In this season of Mission, we need to examine our encounters with other people; believers, non-believers, as well as those who fall into neither of those categories, those who are honestly, and not so honestly, lost. Do we share our “come and see” moments in a way that is approachable, non-judgmental and welcoming? Are we willing to listen, truly listen, to their stories and encounters without automatically deciding that they are in the wrong? St. Paul, in his letter to the Church at Colossae, wrote, “…clothe yourselves with compassion, kindness, humility, meekness and patience.” The old saw that says, “You catch more flies with honey than with vinegar,” is right, except for fruit flies, those are trapped with vinegar. Anyway, we are more likely to have a positive outcome if we are compassionate, kind, humble, meek and patient, than if we are hard-hearted, mean, dismissive, arrogant and denigrating. The people to whom we witness need to believe that their journey, their search, for truth is respected, that they, themselves, are respected and not taken lightly, even if we vehemently disagree with them. We need to remember when we didn’t believe, or believed differently, and how we would have wanted to be received, or how we were received and how we either resented, or welcomed it.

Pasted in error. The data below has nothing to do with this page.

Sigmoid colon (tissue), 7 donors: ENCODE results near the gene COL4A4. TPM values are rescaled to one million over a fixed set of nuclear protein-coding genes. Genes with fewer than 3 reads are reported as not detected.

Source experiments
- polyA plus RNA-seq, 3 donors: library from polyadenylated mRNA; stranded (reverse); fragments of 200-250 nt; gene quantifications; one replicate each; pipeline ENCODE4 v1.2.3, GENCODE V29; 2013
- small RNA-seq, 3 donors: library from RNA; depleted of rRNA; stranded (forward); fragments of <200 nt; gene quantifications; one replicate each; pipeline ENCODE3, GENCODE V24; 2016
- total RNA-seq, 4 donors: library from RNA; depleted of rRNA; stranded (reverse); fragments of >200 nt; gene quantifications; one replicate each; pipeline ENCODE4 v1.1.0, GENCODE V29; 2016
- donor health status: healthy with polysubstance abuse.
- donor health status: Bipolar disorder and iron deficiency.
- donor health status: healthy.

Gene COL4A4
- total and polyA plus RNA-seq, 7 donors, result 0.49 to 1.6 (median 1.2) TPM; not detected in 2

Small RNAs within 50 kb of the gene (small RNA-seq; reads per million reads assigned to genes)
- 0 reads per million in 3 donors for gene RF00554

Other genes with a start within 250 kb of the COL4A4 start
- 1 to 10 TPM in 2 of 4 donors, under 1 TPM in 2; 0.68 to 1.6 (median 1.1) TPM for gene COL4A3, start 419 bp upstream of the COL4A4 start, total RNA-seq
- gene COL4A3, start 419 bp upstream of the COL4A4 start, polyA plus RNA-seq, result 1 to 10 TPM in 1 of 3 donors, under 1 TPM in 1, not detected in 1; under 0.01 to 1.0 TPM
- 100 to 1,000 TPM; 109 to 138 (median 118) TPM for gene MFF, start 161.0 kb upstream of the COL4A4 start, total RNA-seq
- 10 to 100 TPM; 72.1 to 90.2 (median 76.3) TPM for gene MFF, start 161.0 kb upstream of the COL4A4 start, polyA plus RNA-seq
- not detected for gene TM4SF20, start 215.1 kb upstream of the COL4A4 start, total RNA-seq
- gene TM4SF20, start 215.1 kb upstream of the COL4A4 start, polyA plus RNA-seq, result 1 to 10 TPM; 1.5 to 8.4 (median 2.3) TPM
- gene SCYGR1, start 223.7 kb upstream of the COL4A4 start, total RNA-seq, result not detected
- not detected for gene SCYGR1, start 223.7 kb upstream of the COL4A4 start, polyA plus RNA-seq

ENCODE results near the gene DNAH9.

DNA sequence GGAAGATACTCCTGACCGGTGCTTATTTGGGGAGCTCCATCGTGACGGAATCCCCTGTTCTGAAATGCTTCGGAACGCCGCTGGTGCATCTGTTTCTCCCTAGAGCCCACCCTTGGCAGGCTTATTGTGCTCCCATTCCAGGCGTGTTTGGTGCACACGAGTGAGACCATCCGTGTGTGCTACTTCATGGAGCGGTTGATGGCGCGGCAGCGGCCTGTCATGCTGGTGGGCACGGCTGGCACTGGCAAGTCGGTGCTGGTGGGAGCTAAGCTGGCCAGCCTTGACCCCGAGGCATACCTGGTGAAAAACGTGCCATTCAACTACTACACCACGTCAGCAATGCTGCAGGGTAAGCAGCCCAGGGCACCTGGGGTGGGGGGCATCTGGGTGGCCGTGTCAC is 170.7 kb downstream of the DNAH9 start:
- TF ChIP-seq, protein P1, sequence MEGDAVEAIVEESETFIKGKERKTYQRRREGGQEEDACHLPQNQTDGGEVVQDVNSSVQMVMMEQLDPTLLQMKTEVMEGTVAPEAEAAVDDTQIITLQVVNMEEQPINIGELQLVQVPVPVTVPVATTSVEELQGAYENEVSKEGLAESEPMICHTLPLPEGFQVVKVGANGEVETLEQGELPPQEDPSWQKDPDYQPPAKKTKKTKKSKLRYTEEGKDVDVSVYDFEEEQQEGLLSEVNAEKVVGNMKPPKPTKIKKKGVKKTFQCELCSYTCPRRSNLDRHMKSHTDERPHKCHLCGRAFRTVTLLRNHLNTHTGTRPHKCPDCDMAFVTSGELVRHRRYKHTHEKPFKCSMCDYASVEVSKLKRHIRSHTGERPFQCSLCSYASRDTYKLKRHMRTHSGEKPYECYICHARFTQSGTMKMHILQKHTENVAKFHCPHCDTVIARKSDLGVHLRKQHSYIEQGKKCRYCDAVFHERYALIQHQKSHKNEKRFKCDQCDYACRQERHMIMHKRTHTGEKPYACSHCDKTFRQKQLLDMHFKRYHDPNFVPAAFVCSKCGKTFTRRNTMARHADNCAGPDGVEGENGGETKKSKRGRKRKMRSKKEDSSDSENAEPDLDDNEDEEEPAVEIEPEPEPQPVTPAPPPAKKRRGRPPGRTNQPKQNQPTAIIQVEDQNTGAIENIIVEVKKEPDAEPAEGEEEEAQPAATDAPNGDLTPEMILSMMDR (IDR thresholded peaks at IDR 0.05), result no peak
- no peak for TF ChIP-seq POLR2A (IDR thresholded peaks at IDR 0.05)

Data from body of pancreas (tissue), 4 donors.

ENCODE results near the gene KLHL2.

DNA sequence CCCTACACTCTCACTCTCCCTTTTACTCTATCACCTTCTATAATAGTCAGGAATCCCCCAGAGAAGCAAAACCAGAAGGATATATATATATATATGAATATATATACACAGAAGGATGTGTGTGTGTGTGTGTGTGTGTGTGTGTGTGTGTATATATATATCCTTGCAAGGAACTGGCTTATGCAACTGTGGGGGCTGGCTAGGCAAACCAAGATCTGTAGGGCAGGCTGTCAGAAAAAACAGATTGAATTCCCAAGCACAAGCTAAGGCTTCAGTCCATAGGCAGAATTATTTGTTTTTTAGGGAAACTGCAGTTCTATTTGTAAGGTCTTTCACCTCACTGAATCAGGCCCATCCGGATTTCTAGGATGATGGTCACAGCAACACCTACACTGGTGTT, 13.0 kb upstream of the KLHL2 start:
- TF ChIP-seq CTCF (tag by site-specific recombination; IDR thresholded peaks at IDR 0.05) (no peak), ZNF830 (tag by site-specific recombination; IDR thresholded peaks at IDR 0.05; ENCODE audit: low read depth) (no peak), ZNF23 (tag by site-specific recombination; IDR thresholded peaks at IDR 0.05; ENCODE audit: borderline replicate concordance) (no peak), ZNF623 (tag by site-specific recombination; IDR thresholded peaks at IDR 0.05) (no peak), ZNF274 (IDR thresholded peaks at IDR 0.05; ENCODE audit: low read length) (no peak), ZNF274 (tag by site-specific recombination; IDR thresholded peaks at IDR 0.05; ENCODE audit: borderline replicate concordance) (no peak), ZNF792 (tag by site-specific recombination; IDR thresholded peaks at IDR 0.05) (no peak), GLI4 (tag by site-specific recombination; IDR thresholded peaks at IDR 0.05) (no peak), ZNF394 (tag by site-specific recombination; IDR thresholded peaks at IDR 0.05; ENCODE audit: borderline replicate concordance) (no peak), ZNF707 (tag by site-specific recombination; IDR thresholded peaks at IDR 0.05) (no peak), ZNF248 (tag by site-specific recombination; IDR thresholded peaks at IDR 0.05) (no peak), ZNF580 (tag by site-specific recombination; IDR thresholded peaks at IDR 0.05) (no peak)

Every one of us is the face, hands, voice and heart of the Church presented to the world; the face, hands, voice and heart of Christ. The majority of the time people reject the Church, and our Faith, not because of a negative encounter with the Divine, but because of a negative encounter with a human being, who, to them, represents the Church and the Faith. We can’t always avoid this, often the person will not say anything, but go away and not come back and we never have a chance to explain, apologize or reconcile. But we can be mindful, attentive and prayerful about what we say and how we say it; as well as what we imply with our attitude, stance and response. Again from Colossians, “Bear with one another and, if anyone has a complaint against another, forgive each other; just as the Lord has forgiven you, so you also must forgive. Above all, clothe yourselves with love, which binds everything together in perfect harmony. And let the peace of Christ rule in your hearts…” If the people to whom we are witnessing know that we love them, not because we have said so, but because we have DONE so, and they can experience the peace that we have in our hearts in Christ, then we will have been an effective evangelist. In doing this we have proclaimed the Gospel, we have manifested the kingdom, we have been the Church, we have been Christ.